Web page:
President Donald Trump and Vice President Mike Pence talk on the speaker phone with military family members about the military's coronavirus response, in the Oval Office, Wed., April 1, 2020.

President Donald Trump and Vice President Mike Pence talk on the speaker phone with military family members about the military's coronavirus response, in the Oval Office, Wed., April 1, 2020. Official White House Photo by Shealah Craighead

The US Must Lead the World Out of This

If the coronavirus pandemic only causes us to look inward, China wins.

The coronavirus crisis is a tragedy still in its first act; the full breadth and depth of its carnage are as yet unknowable. What is clear is that COVID-19 will cast a long shadow over the world. In the coming months, someone or some country will define the international order for years, perhaps decades, to come. While others may want only to look inward, the United States must lead the world through this grim future to the other side of the pandemic.  

First, there are worrying trends to overcome. Global institutions already have absorbed damage from which it will be difficult to recover. The European Union, or EU, has taken a body blow. With the organization unable to generate a coordinated response, member countries are taking their own paths and some will be crushed by debt. Meanwhile, the World Health Organization harmed its reputation by uncritically accepting China's official line on the virus. As internationalism recedes, more states may look inward.

It’s already happening for some citizens. Facing economic and social dislocation, the cross-border spread of the virus has increased nationalist fervor in many parts of the world. Collapsing supply-chains for things like medical equipment will increase reliance on domestic production, a change that some are cheering on. Political populism already on the rise in Europe and the United States will continue to spread, leaving a leadership void as the world struggles with recovery.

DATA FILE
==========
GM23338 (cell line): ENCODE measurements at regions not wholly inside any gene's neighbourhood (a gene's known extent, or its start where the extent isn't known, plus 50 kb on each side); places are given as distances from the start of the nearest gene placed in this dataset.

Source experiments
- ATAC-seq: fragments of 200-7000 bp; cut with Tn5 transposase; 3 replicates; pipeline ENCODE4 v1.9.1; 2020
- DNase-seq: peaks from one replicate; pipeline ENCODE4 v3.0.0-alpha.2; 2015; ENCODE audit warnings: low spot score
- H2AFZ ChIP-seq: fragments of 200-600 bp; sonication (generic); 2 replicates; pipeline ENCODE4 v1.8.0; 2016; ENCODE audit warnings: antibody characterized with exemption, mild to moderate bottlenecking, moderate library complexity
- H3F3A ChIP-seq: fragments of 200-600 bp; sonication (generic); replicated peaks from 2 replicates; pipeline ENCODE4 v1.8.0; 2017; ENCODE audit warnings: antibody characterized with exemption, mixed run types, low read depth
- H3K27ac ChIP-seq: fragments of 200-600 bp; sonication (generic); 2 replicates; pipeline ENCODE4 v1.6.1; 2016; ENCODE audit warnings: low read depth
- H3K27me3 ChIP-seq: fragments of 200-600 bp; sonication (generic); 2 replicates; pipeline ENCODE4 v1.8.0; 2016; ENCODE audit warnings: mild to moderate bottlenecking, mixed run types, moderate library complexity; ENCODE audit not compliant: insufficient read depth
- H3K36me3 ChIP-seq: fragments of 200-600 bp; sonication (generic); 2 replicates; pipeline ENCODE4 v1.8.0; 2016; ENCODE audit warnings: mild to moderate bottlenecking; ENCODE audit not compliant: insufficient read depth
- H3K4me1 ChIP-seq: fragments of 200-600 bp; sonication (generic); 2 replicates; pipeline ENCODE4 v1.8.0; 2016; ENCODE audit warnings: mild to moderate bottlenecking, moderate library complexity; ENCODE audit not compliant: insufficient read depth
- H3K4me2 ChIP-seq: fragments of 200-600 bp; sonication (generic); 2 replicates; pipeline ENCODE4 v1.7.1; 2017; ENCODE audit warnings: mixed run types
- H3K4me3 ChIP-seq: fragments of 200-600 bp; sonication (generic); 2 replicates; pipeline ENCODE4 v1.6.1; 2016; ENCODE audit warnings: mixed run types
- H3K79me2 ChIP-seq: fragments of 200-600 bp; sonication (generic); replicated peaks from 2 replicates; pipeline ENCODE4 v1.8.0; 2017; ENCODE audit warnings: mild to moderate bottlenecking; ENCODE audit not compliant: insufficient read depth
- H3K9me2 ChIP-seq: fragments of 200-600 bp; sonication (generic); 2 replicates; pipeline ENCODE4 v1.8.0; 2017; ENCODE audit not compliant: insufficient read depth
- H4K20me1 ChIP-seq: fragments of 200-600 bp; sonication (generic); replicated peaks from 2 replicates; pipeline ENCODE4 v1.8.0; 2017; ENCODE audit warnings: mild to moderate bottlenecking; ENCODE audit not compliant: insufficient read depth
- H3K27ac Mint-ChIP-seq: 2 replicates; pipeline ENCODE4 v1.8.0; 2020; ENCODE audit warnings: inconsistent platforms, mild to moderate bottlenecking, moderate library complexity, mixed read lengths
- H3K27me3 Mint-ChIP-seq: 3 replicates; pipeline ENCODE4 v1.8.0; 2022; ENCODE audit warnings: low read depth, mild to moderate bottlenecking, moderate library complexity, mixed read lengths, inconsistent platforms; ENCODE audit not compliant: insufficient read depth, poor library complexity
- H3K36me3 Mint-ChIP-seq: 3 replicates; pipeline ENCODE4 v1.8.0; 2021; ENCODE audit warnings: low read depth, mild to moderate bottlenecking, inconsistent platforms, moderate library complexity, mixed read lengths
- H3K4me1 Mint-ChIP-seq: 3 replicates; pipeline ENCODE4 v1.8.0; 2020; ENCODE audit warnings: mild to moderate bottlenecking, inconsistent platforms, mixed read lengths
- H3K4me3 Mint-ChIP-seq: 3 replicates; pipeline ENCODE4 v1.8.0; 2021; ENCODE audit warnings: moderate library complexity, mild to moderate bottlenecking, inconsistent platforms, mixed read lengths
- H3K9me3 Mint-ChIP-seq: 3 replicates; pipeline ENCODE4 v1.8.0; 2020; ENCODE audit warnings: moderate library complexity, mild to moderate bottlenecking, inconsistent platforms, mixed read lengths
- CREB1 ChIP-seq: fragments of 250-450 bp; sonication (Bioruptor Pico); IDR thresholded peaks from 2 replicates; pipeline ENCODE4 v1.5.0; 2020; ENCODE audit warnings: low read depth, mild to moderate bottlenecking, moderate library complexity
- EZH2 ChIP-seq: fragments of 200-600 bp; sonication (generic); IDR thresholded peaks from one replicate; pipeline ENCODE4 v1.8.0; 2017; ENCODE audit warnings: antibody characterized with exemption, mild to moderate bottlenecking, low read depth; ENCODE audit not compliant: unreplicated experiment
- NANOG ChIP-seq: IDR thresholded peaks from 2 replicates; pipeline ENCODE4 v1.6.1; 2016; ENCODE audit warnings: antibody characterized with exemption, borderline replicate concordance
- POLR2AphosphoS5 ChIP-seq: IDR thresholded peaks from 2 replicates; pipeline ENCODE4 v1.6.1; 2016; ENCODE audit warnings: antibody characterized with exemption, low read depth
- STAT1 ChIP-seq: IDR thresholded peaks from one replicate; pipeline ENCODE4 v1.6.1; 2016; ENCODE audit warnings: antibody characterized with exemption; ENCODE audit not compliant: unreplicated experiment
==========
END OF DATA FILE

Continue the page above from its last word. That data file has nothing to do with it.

Getting back to normal will take time. Anxiety around the infectious diseases may linger for years, creating risk-aversion in many societies. People may shun large-scale public events and travel long after the pandemic subsides. The potentially months-long global depression ahead will magnify income disparities, social and racial inequality, and government incompetence. Pre-COVID trends, like automation replacing manual labor, will face new challenges from nationalist movements. 

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What does this mean for America’s competition with its rivals? Russia, China, Iran, and terrorists will take advantage of all these trends by spreading disinformation intended to widen social divisions and undermine democracy in the West and its institutions.

Some leaders will use the crisis to strengthen internal control. Last month Hungarian Prime Minister Viktor Orbán established an “omnipotence” law allowing him to take virtually any action without parliamentary approval, in perpetuity. In Poland, Jarosław Kaczyński, leader of the country's Law and Justice Party, is forcing the country’s May presidential election, giving remarkable advantages to his party’s candidate, incumbent Andrzej Duda. What remains is an election with a virtually guaranteed outcome.